Sex Roles

, Volume 20, Issue 5, pp 327–344

The role of experience in spatial test performance: A meta-analysis


  • Maryann Baenninger
    • Department of PsychologyTemple University
  • Nora Newcombe
    • Department of PsychologyTemple University

DOI: 10.1007/BF00287729

Cite this article as:
Baenninger, M. & Newcombe, N. Sex Roles (1989) 20: 327. doi:10.1007/BF00287729


The hypothesis that spatial ability is, in part, experientially determined, and that sex differences in spatial ability can be explained by sex differences in spatial experience, can be studied in a correlational manner by examining the relationship between spatial activity participation and spatial ability test performance for males and females. Alternatively, an experimental training situation, comparing male and female susceptibility to training, has been proposed to test the hypothesis that environment has an impact on spatial skills and sex differences in ability. Both lines of research are reviewed here, through the use of meta-analytic techniques. The first meta-analysis reveals a weak but reliable relationship between spatial activity participation and spatial ability. This relationship appears similar for males and females. The second meta-analysis reveals that spatial ability test performance can be improved by training for both sexes. This improvement does not appear different for males and females, however, contrary to a predominant hypothesis in the literature. Training to asymptote may be a better test of the relevance of differential experience to sex differences. Content and duration of training are also discussed as important factors in the effectiveness of training.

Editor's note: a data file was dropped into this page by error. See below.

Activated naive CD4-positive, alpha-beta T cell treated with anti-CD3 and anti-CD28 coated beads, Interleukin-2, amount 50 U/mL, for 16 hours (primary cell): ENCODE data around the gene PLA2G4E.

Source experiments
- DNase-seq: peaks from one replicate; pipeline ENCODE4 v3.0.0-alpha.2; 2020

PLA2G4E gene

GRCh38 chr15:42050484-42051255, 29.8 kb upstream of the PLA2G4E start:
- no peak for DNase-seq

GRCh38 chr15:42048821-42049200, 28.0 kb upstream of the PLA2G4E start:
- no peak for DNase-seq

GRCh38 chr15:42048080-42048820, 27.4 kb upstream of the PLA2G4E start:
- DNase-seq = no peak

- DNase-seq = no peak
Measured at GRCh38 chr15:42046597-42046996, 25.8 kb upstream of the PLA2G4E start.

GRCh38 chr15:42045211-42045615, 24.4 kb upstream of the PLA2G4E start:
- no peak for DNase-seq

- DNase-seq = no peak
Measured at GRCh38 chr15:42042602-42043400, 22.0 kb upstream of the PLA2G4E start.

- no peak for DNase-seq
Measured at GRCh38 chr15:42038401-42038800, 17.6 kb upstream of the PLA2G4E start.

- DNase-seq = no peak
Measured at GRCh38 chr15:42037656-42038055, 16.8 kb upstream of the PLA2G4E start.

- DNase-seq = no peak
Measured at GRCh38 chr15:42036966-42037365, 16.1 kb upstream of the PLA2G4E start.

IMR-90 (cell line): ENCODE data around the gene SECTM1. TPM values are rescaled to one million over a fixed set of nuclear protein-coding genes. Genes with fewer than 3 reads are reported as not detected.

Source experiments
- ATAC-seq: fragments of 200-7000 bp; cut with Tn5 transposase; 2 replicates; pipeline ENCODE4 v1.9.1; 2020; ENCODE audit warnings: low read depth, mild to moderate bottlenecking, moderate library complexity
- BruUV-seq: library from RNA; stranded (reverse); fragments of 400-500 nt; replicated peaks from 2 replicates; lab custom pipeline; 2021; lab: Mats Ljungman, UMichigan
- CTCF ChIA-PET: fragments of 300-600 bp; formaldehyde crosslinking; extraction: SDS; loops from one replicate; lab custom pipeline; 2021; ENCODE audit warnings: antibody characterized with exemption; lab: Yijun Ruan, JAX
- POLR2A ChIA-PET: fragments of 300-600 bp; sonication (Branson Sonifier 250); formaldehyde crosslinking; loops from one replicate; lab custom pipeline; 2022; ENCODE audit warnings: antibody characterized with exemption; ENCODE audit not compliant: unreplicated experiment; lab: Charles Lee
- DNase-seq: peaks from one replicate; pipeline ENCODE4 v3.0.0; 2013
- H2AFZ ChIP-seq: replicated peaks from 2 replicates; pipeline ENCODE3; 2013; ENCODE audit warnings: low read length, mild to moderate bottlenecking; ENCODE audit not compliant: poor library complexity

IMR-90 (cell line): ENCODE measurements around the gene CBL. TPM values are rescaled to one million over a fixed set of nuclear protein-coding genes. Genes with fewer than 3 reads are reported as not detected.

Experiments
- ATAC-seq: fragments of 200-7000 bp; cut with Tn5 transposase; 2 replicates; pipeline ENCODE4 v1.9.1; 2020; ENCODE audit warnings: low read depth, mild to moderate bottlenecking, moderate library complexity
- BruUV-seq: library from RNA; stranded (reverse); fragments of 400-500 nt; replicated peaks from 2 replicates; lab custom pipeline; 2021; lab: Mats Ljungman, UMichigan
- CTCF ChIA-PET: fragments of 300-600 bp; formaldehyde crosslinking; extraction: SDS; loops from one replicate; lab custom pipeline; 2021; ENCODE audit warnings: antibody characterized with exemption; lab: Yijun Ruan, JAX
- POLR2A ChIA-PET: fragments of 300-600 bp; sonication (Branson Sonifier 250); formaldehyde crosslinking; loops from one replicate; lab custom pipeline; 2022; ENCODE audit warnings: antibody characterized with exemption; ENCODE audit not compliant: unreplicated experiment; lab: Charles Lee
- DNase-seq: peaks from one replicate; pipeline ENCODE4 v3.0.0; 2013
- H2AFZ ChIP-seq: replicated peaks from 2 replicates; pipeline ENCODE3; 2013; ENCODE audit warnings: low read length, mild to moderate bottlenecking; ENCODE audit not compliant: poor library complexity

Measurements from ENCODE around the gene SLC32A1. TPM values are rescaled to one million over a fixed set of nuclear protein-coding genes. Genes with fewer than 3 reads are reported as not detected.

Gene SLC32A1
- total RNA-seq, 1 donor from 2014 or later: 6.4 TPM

Copyright information

© Plenum Publishing Corporation 1989